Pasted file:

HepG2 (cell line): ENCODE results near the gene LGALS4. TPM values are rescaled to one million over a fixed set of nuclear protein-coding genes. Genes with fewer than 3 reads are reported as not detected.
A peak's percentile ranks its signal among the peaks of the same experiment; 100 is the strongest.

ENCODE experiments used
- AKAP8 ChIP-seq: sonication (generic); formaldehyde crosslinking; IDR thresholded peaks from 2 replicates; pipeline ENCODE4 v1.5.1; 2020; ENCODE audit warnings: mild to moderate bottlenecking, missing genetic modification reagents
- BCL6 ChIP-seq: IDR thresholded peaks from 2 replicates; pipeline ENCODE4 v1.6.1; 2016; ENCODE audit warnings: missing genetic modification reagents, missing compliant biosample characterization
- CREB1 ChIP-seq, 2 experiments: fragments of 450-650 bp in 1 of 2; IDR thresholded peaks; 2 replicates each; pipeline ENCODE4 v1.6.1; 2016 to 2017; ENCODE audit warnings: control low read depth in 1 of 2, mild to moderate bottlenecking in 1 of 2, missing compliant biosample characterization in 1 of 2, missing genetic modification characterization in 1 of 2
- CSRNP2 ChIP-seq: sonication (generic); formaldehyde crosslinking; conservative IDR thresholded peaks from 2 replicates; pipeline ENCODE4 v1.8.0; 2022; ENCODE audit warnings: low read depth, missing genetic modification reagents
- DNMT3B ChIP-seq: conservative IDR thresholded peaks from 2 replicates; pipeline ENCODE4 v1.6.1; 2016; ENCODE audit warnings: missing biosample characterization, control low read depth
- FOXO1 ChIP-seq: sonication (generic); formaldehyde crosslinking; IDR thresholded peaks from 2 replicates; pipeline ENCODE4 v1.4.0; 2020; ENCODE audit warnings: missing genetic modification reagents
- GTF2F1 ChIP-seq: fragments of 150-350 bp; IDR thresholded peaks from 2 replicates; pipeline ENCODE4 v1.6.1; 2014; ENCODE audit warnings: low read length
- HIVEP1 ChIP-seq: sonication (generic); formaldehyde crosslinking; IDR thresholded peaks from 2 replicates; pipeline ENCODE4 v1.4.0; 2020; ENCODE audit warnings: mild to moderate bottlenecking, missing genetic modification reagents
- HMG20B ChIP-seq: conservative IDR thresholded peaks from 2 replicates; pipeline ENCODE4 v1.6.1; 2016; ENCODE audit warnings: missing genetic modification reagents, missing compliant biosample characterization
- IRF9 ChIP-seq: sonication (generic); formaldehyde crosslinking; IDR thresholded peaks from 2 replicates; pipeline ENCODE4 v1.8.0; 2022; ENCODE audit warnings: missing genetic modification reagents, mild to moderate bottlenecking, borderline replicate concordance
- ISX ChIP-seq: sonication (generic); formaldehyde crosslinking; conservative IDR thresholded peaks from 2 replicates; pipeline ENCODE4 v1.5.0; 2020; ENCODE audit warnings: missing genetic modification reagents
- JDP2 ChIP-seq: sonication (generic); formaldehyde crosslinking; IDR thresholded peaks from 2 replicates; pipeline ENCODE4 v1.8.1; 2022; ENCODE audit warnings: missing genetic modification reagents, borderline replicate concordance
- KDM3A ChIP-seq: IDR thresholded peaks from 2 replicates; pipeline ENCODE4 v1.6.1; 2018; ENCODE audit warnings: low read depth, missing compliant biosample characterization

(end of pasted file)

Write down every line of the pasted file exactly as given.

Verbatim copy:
HepG2 (cell line): ENCODE results near the gene LGALS4. TPM values are rescaled to one million over a fixed set of nuclear protein-coding genes. Genes with fewer than 3 reads are reported as not detected.
A peak's percentile ranks its signal among the peaks of the same experiment; 100 is the strongest.

ENCODE experiments used
- AKAP8 ChIP-seq: sonication (generic); formaldehyde crosslinking; IDR thresholded peaks from 2 replicates; pipeline ENCODE4 v1.5.1; 2020; ENCODE audit warnings: mild to moderate bottlenecking, missing genetic modification reagents
- BCL6 ChIP-seq: IDR thresholded peaks from 2 replicates; pipeline ENCODE4 v1.6.1; 2016; ENCODE audit warnings: missing genetic modification reagents, missing compliant biosample characterization
- CREB1 ChIP-seq, 2 experiments: fragments of 450-650 bp in 1 of 2; IDR thresholded peaks; 2 replicates each; pipeline ENCODE4 v1.6.1; 2016 to 2017; ENCODE audit warnings: control low read depth in 1 of 2, mild to moderate bottlenecking in 1 of 2, missing compliant biosample characterization in 1 of 2, missing genetic modification characterization in 1 of 2
- CSRNP2 ChIP-seq: sonication (generic); formaldehyde crosslinking; conservative IDR thresholded peaks from 2 replicates; pipeline ENCODE4 v1.8.0; 2022; ENCODE audit warnings: low read depth, missing genetic modification reagents
- DNMT3B ChIP-seq: conservative IDR thresholded peaks from 2 replicates; pipeline ENCODE4 v1.6.1; 2016; ENCODE audit warnings: missing biosample characterization, control low read depth
- FOXO1 ChIP-seq: sonication (generic); formaldehyde crosslinking; IDR thresholded peaks from 2 replicates; pipeline ENCODE4 v1.4.0; 2020; ENCODE audit warnings: missing genetic modification reagents
- GTF2F1 ChIP-seq: fragments of 150-350 bp; IDR thresholded peaks from 2 replicates; pipeline ENCODE4 v1.6.1; 2014; ENCODE audit warnings: low read length
- HIVEP1 ChIP-seq: sonication (generic); formaldehyde crosslinking; IDR thresholded peaks from 2 replicates; pipeline ENCODE4 v1.4.0; 2020; ENCODE audit warnings: mild to moderate bottlenecking, missing genetic modification reagents
- HMG20B ChIP-seq: conservative IDR thresholded peaks from 2 replicates; pipeline ENCODE4 v1.6.1; 2016; ENCODE audit warnings: missing genetic modification reagents, missing compliant biosample characterization
- IRF9 ChIP-seq: sonication (generic); formaldehyde crosslinking; IDR thresholded peaks from 2 replicates; pipeline ENCODE4 v1.8.0; 2022; ENCODE audit warnings: missing genetic modification reagents, mild to moderate bottlenecking, borderline replicate concordance
- ISX ChIP-seq: sonication (generic); formaldehyde crosslinking; conservative IDR thresholded peaks from 2 replicates; pipeline ENCODE4 v1.5.0; 2020; ENCODE audit warnings: missing genetic modification reagents
- JDP2 ChIP-seq: sonication (generic); formaldehyde crosslinking; IDR thresholded peaks from 2 replicates; pipeline ENCODE4 v1.8.1; 2022; ENCODE audit warnings: missing genetic modification reagents, borderline replicate concordance
- KDM3A ChIP-seq: IDR thresholded peaks from 2 replicates; pipeline ENCODE4 v1.6.1; 2018; ENCODE audit warnings: low read depth, missing compliant biosample characterization